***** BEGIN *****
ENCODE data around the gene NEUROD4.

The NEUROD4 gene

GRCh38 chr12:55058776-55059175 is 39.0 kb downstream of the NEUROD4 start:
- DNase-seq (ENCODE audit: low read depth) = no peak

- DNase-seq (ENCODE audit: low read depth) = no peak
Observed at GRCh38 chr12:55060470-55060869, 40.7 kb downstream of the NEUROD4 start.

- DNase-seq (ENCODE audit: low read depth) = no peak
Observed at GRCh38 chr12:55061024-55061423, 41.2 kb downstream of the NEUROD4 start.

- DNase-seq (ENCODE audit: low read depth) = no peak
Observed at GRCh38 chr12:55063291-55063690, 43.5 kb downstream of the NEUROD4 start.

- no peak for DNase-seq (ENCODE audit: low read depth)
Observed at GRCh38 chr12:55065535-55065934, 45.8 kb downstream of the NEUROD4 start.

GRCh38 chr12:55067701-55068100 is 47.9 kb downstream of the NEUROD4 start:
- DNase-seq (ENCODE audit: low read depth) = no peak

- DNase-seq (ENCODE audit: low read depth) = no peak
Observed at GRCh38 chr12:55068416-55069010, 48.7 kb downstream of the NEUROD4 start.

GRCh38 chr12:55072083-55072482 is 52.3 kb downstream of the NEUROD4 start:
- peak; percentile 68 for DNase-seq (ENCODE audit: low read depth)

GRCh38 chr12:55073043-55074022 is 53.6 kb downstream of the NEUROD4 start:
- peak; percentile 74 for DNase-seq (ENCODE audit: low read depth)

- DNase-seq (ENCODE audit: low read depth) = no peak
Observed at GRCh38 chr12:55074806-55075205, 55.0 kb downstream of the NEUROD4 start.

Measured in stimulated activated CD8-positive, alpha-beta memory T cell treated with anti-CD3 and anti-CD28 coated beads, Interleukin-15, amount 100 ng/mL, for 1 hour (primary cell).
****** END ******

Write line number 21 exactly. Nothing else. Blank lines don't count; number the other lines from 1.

- DNase-seq (ENCODE audit: low read depth) = no peak